in the manner warranted, then tort recovery is inappropriate."
Wellsboro Hotel Co. v. Prins, 894 F.Supp. 170, 175 (M.D. Pa. 1995) (McClure, J.). Another rationale of the
economic loss doctrine is to avoid boundless litigation:
To allow a cause of action for . . . purely economic
loss would be to open the door to every person in the
economic chain of the negligent person or business to
bring a cause of action. Such an outstanding burden
is clearly inappropriate and a danger to our economic
Aikens v. Baltimore & Ohio R.R. Co., 501 A.2d 277, 279
Although the Pennsylvania Supreme Court has not had the
opportunity to decide whether it would accept the economic loss
doctrine, both the Pennsylvania Superior Court and the United
States Court of Appeals for the Third Circuit have predicted that
the Pennsylvania Supreme Court would adopt the economic loss
doctrine. REM Coal Co., Inc. v. Clark Equip Co., 563 A.2d 128
(Pa.Super.Ct. 1989); Aloe Coal Co. v. Clark Equip. Co.,
816 F.2d 110, 117 (3d Cir. 1987), cert. denied, 484 U.S. 853
The defendant's argument for the application of the economic
loss doctrine is that the negligently manufactured or defective
computer injured only itself in that the lost electronic data was
integrated into the computer system so as to be a part of the
computer itself and not other property. The point of disagreement
of the parties in the application of the economic loss doctrine
to this set of facts is whether the data stored in the computer
is a part of the property (the computer) itself. In REM Coal Co.
v. Clark Equipment Co., supra, the Court held that the economic loss doctrine bars a
tort claim against a manufacturer of a product when the resulting
damage is limited to the loss of the product itself. Both parties
agree on the applicability of the REM Coal case and its
rationale to this case.
The plaintiff asserts that it has found no Pennsylvania
appellate decision holding that computer retained data is
"integrated" into the computer such that it is deemed part of the
product itself. No Pennsylvania decision is cited, however, that
holds that computer retained data is not "integrated" or that it
is not a part of the product itself. We view the data entered
into the computer to be a part of the computer and not a separate
item of property.
The conceptualization of the data as other property,
independent of the computer and merely being stored in the
computer, calls out for a description of the nature and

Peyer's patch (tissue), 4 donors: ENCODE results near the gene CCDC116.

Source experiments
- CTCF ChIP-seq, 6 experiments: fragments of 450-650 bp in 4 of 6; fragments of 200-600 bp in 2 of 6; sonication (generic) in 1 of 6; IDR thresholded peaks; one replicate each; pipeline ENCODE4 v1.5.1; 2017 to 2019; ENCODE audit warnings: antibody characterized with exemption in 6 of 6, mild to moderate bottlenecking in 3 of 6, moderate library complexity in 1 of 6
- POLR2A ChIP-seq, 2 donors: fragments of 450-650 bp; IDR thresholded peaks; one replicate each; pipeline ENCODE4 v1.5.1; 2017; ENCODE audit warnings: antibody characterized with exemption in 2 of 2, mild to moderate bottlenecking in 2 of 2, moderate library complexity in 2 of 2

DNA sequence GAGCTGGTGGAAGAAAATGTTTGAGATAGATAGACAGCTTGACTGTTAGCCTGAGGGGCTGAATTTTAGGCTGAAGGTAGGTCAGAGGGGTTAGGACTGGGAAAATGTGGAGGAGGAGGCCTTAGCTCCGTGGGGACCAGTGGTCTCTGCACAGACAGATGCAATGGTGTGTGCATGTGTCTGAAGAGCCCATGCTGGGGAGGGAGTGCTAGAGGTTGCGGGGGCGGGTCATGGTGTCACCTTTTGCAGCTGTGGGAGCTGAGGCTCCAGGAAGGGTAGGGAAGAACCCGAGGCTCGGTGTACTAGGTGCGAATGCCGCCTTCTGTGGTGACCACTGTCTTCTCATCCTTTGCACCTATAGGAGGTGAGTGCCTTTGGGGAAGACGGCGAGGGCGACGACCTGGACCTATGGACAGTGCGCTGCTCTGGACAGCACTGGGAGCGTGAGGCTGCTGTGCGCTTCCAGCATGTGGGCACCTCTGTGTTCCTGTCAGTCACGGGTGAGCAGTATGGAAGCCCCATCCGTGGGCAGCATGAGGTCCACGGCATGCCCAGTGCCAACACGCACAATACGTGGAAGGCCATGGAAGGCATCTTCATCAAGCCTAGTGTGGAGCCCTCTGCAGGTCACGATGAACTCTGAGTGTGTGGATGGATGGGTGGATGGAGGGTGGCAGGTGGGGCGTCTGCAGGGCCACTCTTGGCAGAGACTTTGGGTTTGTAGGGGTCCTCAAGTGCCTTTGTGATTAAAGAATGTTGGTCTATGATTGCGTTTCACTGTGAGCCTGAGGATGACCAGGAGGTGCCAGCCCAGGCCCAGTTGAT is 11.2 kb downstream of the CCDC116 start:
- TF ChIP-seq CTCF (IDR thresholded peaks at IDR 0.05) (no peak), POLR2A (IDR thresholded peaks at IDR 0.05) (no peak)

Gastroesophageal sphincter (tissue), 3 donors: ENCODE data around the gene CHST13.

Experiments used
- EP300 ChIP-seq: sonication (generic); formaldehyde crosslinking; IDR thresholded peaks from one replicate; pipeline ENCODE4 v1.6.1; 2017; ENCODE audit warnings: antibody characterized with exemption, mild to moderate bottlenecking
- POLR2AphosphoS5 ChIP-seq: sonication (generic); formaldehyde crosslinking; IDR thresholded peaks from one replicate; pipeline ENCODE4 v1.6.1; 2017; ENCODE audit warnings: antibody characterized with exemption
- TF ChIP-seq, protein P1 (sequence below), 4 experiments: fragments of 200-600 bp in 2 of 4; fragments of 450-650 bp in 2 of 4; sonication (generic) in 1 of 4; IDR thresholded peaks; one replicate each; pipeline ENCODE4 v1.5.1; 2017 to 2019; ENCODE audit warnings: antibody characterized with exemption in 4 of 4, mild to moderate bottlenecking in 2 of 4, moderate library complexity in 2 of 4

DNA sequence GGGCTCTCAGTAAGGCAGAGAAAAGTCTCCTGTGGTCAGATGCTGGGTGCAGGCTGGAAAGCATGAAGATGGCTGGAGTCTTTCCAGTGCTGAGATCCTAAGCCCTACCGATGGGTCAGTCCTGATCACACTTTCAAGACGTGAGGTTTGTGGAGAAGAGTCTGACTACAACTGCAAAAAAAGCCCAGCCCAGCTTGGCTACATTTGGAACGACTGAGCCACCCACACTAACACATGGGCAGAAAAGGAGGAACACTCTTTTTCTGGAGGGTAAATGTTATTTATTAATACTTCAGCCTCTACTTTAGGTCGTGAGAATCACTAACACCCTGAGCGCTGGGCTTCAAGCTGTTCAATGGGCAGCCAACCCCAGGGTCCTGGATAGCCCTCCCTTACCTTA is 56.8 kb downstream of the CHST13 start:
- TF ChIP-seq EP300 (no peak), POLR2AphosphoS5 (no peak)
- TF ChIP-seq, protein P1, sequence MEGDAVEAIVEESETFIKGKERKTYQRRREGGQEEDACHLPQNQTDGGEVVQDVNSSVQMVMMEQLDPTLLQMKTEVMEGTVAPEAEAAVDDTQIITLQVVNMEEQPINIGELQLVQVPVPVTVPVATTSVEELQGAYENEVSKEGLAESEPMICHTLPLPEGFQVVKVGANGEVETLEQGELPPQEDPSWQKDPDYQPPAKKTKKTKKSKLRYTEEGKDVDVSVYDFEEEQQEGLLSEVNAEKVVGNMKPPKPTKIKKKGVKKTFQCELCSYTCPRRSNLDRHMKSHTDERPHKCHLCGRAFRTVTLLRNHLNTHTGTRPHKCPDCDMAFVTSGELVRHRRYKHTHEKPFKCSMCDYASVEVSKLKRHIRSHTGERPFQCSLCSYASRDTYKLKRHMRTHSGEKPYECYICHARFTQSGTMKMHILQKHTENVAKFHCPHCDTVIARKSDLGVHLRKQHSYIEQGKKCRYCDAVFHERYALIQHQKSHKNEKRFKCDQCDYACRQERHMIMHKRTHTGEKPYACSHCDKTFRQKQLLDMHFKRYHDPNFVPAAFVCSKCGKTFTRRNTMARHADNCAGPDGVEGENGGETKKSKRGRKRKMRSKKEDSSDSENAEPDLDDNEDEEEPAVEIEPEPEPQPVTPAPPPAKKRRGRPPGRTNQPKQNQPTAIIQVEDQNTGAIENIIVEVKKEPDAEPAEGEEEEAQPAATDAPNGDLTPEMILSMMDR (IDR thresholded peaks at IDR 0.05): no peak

characteristics of the "other property." The plaintiff has not
undertaken in its brief to supply a definition or description of
the data as property separate from the computer itself. The
plaintiff's analogy is to the contents of a building when the
building is defectively constructed. Such tangible contents, such
as boxes stored in a warehouse, can be objectively defined and
described as entities separate from the defective product.
Computer retained data and programming has no tangible physical
character and so can not be described in tangible physical terms.
Unlike tangible and separable physical property, data entered into the computer is entered into the computer to become
in a significant way a part of the computer, and to be in various
ways transformed by the computer. (The data in its form prior to
entry, we note, may also be maintained in duplicate outside of
We consider the application of the economic loss doctrine to be
correct because there is no way to establish the exact nature of
the "other property" insofar as the "other property" is data
stored in the computer. This means that litigation involving the
valuation of the lost property could be boundless and burdensome.
Where as here the data can be (and has been) restored, the cost
of restoration is an appropriate part of breach of contract
damages and moreover the process of restoration itself
establishes the fact of loss. If lost data is seen to give rise
to a broader range of tort claim putative damages, the proof of
the nature and value of this destroyed "other property" will give
rise to very difficult proof and valuation problems. Although
neither party's brief addresses the nature and extent of monetary
damages that the plaintiff may be claiming beyond the recovery of
the cost of the computer and of restoring the lost data, the
potential economic loss based upon lost computer data could in
imaginable cases be great.
We do not agree with the plaintiff that the stronger argument
is that the data stored within a computer is not integrated into the computer system so as to become part of the
computer itself rather than other property.
The defendant argues that, alternatively, Counts I and II
should be dismissed because the gist of this action lies in
contract and not in tort. This argument is not reached, because
we have decided that Counts I and II must be dismissed under the
economic loss doctrine.
For the reasons stated herein, IT IS ORDERED that the
defendant's motion is GRANTED and that Counts I and II of the
complaint are DISMISSED.